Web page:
Since becoming king of Judah at age eight (2 Chronicles 34), Josiah had always been "God-haunted." Because Judah had so abandoned God, he had no specific, special, written revelation of God. Still, this "God-haunted-ness" had led Josiah to destroy false idols and altars and to rebuild the temple.
The high priest over the re-construction discovered something that would both solidify Josiah's devotion to the LORD and reveal a dismal future for Judah.
While they were bringing out the money that had been brought into the house of the LORD, Hilkiah the priest found the Book of the Law of the LORD given through Moses. Then Hilkiah answered and said to Shaphan the secretary, “I have found the Book of the Law in the house of the LORD.” And Hilkiah gave the book to Shaphan. Shaphan brought the book to the king, and further reported to the king, “All that was committed to your servants they are doing. They have emptied out the money that was found in the house of the LORD and have given it into the hand of the overseers and the workmen.” Then Shaphan the secretary told the king, “Hilkiah the priest has given me a book.” And Shaphan read from it before the king.Josiah's first response was grief for how far Judah had fallen. It is important to note that he had no knowledge yet of the results of this disobedience. His grief is simply about the separation between Judah and God. After tearing his clothes in grief, he looks to God for direction about the future.
And when the king heard the words of the Law, he tore his clothes. (2 Chronicles 34.14–19)
“Go, inquire of the LORD for me and for those who are left in Israel and in Judah, concerning the words of the book that has been found. For great is the wrath of the LORD that is poured out on us, because our fathers have not kept the word of the LORD, to do according to all that is written in this book.” (2 Chronicles 34.21)God would bring a promised punishment. It would be devastating to Judah. Not maybe. Definitely. Josiah himself would not see this devastation. He would die in peace. But the future is set. God promised it.
Thus says the LORD, Behold, I will bring disaster upon this place and upon its inhabitants, all the curses that are written in the book that was read before the king of Judah. Because they have forsaken me and have made offerings to other gods, that they might provoke me to anger with all the works of their hands, therefore my wrath will be poured out on this place and will not be quenched. (2 Chronicles 34.24–25)What happens next is important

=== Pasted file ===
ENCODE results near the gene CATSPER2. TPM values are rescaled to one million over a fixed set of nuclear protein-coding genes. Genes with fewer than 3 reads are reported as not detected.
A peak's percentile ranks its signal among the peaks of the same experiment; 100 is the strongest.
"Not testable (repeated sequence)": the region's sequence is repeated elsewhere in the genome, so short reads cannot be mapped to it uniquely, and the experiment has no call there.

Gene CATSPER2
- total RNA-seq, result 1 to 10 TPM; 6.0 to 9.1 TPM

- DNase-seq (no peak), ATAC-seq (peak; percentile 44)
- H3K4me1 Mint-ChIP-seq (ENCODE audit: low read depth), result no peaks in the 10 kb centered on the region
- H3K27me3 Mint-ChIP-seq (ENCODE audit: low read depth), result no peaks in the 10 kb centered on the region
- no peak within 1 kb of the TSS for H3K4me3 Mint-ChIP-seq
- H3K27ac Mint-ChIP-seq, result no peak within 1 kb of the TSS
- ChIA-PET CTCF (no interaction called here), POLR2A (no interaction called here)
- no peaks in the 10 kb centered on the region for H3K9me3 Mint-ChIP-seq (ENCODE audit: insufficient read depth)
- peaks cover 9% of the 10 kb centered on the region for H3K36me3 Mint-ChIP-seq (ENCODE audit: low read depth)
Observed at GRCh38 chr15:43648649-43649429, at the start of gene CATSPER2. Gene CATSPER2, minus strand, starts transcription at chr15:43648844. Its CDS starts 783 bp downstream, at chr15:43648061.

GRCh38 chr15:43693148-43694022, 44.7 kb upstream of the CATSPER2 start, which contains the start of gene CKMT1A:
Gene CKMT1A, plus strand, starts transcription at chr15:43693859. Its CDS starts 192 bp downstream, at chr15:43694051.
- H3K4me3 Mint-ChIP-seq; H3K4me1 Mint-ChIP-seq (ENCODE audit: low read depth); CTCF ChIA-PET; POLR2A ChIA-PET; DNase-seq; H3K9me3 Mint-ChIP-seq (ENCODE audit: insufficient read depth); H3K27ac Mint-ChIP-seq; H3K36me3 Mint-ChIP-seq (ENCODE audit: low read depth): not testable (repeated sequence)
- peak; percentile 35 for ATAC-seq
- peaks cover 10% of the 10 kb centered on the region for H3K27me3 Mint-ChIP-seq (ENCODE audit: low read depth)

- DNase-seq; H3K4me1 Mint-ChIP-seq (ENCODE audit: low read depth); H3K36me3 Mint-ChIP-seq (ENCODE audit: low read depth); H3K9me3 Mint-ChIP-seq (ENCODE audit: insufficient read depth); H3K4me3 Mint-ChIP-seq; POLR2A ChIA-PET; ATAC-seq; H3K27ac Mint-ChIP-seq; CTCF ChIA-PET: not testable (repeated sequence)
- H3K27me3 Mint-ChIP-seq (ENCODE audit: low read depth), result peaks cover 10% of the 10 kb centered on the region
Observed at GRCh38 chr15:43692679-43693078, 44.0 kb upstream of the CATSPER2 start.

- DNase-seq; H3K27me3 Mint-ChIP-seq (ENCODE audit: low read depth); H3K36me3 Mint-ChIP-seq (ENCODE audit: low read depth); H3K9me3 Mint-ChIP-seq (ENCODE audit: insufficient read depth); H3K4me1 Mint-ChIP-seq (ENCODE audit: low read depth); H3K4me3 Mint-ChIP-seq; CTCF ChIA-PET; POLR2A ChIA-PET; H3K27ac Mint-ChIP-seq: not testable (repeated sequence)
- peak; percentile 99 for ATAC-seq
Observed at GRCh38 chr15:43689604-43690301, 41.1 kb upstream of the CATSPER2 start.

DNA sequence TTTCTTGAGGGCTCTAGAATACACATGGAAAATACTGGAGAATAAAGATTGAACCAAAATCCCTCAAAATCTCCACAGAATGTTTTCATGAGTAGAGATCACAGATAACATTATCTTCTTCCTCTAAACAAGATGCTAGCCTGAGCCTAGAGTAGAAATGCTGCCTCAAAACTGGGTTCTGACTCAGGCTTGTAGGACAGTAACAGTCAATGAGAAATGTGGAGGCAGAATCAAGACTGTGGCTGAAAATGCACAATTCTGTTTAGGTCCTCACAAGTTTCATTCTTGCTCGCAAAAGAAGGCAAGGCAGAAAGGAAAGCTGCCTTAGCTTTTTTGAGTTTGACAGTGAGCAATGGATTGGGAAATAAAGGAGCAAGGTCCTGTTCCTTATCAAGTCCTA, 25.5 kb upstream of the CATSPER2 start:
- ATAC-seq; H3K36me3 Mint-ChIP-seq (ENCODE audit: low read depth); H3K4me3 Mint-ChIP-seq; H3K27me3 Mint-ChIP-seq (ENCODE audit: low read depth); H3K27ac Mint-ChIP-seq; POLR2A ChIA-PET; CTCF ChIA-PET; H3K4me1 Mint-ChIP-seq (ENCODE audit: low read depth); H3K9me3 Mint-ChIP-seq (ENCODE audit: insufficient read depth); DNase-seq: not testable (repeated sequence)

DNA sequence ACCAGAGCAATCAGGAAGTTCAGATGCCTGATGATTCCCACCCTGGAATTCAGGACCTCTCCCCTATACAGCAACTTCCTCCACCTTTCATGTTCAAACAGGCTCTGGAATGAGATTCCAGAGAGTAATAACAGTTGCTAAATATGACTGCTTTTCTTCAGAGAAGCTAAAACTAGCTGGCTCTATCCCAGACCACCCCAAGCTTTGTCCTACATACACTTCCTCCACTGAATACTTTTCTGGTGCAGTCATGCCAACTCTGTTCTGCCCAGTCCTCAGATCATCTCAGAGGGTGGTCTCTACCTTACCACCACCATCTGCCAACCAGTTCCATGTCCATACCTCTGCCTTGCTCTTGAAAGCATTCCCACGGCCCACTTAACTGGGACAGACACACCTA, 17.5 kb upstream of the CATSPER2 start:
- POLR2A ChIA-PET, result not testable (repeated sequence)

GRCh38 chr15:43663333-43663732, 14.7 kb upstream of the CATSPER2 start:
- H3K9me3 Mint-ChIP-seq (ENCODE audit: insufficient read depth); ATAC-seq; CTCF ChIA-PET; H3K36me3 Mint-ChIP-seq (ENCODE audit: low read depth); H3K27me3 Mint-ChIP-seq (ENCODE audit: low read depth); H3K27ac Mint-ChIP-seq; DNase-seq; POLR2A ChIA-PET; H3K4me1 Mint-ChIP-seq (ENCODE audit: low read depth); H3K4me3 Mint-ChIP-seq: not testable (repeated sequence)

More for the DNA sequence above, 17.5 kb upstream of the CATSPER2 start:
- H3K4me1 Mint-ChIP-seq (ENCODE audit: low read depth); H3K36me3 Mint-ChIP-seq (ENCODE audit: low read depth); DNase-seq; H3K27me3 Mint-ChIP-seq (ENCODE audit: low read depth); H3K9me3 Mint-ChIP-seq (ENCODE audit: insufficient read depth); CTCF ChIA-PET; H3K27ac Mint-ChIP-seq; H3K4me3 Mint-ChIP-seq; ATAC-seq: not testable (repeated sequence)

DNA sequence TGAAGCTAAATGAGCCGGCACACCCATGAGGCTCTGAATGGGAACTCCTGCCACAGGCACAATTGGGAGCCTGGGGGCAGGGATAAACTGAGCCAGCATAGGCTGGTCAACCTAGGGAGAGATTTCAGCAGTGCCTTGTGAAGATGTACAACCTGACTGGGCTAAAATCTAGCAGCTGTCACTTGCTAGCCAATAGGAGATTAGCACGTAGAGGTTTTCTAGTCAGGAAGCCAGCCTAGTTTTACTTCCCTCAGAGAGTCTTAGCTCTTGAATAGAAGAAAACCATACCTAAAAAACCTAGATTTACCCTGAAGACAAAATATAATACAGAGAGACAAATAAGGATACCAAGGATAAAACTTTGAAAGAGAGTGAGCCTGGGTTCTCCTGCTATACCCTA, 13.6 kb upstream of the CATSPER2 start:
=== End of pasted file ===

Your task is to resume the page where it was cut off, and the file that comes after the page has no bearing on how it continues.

you have humbled yourself before me and have torn your clothes and wept before me, I also have heard you, declares the LORD. Behold, I will gather you to your fathers, and you shall be gathered to your grave in peace, and your eyes shall not see all the disaster that I will bring upon this place and its inhabitants.’ (2 Chronicles 34.27–28)
Josiah doesn't develop a fatalistic despair. He doesn't numb himself to the future. He doesn't rebel. He doesn't indulge. He leads doomed Judah into repentance.
Then the king sent and gathered together all the elders of Judah and Jerusalem. And the king went up to the house of the LORD, with all the men of Judah and the inhabitants of Jerusalem and the priests and the Levites, all the people both great and small. And he read in their hearing all the words of the Book of the Covenant that had been found in the house of the LORD. And the king stood in his place and made a covenant before the LORD, to walk after the LORD and to keep his commandments and his testimonies and his statutes, with all his heart and all his soul, to perform the words of the covenant that were written in this book. Then he made all who were present in Jerusalem and in Benjamin join in it. And the inhabitants of Jerusalem did according to the covenant of God, the God of their fathers. (2 Chronicles 34.29–32)And he did this not for a change in outcome, not for desired result, but because God was Josiah's all-consuming joy and sovereign Lord.
This challenges me. How much of my pursuit of God has strings? Would I parent my kids in obedience to the Scripture if I knew they wouldn't grow up to follow Christ? Would I sacrifice for my wife today as a type of Christ if I knew she would leave me in the future? Would I be generous if I knew that I would never be rewarded and, in fact, people would take advantage of me? Would I encourage others to love and follow Christ even if I knew it was a pathway to hardship and suffering (which, by the way, it is)? Would I continue to preach if it was absolutely certain that it would be fruitless? Do I know him well enough, do I see him clearly enough, do I cherish him as more than enough to worship in the face of a certain dismal future?
Where your answer is, there your heart is also.
Coming to Jesus without hating what we have left
No one thanks a vending maching